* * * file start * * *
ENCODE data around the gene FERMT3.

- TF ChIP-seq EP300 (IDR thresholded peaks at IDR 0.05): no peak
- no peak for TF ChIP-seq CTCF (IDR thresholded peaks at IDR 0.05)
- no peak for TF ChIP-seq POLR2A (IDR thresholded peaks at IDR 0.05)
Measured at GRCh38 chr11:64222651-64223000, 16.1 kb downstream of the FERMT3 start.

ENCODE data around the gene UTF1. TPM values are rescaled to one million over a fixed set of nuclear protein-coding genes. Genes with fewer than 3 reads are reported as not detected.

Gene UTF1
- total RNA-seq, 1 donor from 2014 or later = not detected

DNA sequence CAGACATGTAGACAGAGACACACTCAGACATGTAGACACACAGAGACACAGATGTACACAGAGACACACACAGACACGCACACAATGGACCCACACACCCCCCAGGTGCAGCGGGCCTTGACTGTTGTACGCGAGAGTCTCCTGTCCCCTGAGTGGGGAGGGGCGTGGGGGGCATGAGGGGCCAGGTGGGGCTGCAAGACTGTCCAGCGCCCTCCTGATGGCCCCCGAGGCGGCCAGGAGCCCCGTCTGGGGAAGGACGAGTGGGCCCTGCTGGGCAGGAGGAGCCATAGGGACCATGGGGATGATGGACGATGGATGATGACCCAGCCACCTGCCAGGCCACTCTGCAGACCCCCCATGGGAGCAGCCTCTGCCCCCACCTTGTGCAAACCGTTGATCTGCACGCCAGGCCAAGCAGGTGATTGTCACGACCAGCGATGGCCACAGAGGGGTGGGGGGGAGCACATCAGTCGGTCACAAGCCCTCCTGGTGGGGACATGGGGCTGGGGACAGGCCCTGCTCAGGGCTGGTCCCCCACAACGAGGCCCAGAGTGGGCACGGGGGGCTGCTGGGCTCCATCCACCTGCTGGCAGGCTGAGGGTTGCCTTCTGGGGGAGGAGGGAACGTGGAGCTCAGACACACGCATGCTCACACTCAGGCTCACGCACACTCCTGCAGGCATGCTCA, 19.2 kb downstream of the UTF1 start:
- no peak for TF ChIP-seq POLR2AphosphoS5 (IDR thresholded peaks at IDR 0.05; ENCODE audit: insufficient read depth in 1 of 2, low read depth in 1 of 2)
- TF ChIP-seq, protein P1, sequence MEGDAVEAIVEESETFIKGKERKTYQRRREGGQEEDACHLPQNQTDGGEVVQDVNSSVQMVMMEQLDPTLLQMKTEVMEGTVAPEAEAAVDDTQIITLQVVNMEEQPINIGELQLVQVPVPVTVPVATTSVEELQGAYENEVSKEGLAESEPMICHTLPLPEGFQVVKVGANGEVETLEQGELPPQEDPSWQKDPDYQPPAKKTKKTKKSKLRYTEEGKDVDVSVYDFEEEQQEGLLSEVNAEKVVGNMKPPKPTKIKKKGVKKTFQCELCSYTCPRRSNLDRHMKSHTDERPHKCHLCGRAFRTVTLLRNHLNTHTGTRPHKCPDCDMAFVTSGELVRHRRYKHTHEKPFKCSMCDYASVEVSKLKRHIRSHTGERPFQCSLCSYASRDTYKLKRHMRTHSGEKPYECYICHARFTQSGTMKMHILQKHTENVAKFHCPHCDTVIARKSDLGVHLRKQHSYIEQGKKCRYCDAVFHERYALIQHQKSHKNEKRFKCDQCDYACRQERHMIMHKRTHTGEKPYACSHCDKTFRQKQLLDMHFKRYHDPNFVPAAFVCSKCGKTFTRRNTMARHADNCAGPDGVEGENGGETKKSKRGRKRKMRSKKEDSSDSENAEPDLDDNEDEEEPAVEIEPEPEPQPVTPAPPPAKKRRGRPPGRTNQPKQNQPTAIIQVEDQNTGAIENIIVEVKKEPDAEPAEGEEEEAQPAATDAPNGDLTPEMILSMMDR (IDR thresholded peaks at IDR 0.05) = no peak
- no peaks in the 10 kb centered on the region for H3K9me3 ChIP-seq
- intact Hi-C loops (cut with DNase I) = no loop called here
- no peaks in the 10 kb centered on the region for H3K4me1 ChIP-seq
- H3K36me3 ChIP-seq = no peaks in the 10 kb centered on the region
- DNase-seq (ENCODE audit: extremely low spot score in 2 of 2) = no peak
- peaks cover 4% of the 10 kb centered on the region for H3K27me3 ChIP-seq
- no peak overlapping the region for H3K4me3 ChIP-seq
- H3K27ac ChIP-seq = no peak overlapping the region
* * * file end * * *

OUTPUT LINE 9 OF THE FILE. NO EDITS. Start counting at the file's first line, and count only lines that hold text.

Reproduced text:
DNA sequence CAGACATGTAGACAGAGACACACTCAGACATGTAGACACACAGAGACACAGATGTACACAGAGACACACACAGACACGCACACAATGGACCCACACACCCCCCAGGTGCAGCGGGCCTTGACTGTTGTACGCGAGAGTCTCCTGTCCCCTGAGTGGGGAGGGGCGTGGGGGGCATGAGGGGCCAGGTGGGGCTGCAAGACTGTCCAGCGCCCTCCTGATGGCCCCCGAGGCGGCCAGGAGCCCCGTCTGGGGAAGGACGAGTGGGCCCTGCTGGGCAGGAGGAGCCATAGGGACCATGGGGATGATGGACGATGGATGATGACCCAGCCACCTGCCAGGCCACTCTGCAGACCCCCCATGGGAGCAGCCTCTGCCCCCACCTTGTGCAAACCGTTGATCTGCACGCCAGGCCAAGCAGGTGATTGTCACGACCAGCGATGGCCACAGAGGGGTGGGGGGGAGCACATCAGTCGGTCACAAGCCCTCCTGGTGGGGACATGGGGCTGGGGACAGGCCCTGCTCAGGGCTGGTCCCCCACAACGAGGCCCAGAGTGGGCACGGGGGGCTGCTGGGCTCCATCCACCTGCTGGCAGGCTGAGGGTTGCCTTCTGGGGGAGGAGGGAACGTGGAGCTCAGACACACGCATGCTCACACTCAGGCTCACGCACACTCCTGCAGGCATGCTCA, 19.2 kb downstream of the UTF1 start: